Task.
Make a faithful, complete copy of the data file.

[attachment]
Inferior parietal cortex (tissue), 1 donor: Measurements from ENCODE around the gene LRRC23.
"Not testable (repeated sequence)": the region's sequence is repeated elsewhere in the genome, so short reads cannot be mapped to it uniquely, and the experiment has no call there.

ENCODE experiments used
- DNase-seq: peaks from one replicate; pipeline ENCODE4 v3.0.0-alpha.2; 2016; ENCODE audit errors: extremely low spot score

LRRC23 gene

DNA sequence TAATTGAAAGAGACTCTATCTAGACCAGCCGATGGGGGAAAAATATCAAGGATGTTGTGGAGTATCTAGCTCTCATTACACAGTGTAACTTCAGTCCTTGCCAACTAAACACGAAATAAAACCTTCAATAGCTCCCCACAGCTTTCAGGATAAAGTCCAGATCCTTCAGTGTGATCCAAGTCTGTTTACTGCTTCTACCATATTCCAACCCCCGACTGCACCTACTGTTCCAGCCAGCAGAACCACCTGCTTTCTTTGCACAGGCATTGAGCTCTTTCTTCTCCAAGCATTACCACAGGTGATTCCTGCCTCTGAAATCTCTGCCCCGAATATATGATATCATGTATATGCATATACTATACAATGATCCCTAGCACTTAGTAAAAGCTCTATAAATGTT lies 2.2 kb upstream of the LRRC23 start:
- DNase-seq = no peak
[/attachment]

Inferior parietal cortex (tissue), 1 donor: Measurements from ENCODE around the gene LRRC23.
"Not testable (repeated sequence)": the region's sequence is repeated elsewhere in the genome, so short reads cannot be mapped to it uniquely, and the experiment has no call there.

ENCODE experiments used
- DNase-seq: peaks from one replicate; pipeline ENCODE4 v3.0.0-alpha.2; 2016; ENCODE audit errors: extremely low spot score

LRRC23 gene

DNA sequence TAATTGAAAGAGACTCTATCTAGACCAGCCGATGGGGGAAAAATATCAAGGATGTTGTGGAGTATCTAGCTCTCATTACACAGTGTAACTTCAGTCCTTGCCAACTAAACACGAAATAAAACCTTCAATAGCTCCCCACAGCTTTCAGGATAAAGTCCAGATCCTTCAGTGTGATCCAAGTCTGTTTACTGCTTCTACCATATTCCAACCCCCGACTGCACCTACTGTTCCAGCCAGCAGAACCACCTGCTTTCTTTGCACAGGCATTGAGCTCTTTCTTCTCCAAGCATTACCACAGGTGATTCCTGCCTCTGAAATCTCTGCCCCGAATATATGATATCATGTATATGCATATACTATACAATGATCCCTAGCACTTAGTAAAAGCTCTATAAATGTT lies 2.2 kb upstream of the LRRC23 start:
- DNase-seq = no peak